How Effective Communication Helps Organizations Achieve the Quintuple Aim Part 1
What is the goal of healthcare? An answer such as “good health” may seem like an obvious response, however, sometimes a simple question has a complex answer. For many years, one of the most influential answers to this question was put forth in 2001 by the Institute of Medicine (IOM) in a report called “Crossing the Quality Chasm.” Their framework included these six goals for any healthcare system:
- Safe: Avoiding harm to patients from the care that is intended to help them.
- Effective: Providing services based on scientific knowledge to all who could benefit and refraining from providing services to those not likely to benefit (avoiding under-use and misuse).
- Patient-centered: Providing care that is respectful of and responsive to individual patient preferences, needs, and values and ensuring that patient values guide all clinical decisions.
- Timely: Reducing waits and sometimes harmful delays for both those who receive and those who give care.
- Efficient: Avoiding waste, including waste of equipment, supplies, ideas, and energy.
- Equitable: Providing care that does not vary in quality because of personal characteristics such as gender, ethnicity, geographic location, and socioeconomic status.
In 2006, two faculty members of the Institute for Healthcare Improvement (IHI), John Whittington, MD and Tom Nolan, MD, came up with the idea of the “Triple Aim” to define the aims of healthcare. They concluded the social needs outlined by the IOM were only for individuals who needed care. The health of the population was a second component that wasn’t included in the IOM framework.
The Triple Aim is made up of three points:
- Experience of Care: The original IOM list (above).
- Population Health: Addresses the “why” related to healthcare needs. “Why does a person have a heart attack, break their arm, or experience depression?” This point looks at the causes of why a person experiences an adverse health event, and how to keep each individual in good health.
- Per Capita Cost: Keep costs down because most individuals, companies, and governments have limited resources and need to spend funds on things other than healthcare.
Additional aspects to the Triple Aim have been adopted by healthcare organizations to include Improved Clinical Experience (the Quadruple Aim) to combat staff burnout and lower patient satisfaction and Health Equity (the Quintuple Aim) as it pertains to policy including systematic incorporation, measurable and transparent reporting, consideration of systemic contributing factors, and reimbursement.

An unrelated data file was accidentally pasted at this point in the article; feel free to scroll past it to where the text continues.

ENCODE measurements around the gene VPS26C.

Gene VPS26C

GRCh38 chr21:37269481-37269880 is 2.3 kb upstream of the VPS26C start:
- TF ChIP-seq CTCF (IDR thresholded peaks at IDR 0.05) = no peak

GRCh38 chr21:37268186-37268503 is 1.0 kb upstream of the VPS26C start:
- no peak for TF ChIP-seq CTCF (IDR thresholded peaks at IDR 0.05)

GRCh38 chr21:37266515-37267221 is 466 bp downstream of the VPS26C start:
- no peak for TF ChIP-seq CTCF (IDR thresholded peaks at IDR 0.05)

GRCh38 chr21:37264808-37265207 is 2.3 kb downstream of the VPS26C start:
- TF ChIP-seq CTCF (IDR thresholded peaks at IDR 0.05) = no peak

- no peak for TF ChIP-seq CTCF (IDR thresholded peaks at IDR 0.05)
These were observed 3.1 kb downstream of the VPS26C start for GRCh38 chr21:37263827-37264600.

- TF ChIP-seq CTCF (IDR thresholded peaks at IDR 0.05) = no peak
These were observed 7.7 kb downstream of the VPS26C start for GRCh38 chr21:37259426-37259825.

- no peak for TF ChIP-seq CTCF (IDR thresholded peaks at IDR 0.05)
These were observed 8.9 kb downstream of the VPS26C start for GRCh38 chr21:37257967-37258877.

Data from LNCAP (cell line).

Contact Center Software and the Quintuple Aim
Most of the previously-mentioned goals include a communication component. Effective communication software that works with an organization’s existing technology is an important tool to help healthcare systems achieve the Quintuple Aim.
Removing Barriers to Health Equity
The Health Resources and Services Administration (HRSA) is a federal agency of the U.S. Department of Health and Human Services and is focused on improving the healthcare of people who are considered to be geographically isolated, and economically or medically vulnerable. Medically under-served populations and areas are designated by HRSA as having too few primary care providers, high infant mortality, high poverty, or a high elderly population.
These populations include uninsured individuals, vulnerable populations including the elderly, low-income, ethnic minorities, migrants, and people who received a limited education, and those with poor access to healthcare because of inadequate transportation or a lack of available services.
Technology enables medical contact centers to effectively become an extension of a hospital or clinic’s operations 24 hours a day, 7 days a week. Robust communication software used by hospital centers can securely access a patient’s electronic medical record (EMR), update EMRs with notes, and record calls that need to be used for insurance claims and workman's compensation. Because everything is documented, detailed reports can be generated for reporting purposes.
Hospital contact centers help to address two of the biggest barriers to healthcare – language and transportation. Medical staff work with an enormously diverse patient population. Understanding a person’s language leads to better healthcare. Multi-lingual contact center operators or confidential over-the-phone interpreting (OPI) services can be used for access to hundreds of different languages.
Patients with mobility challenges or who live in rural areas can receive some health services via telehealth. Operators can coordinate care, make follow-up calls, schedule visits, contact on-call medical staff, and manage referrals. Contact centers that are staffed by qualified nurses or multidisciplinary teams (such as a resident, pharmacist, and social worker) can make health assessments, give medical advice, mental health counseling, and escalate critical concerns.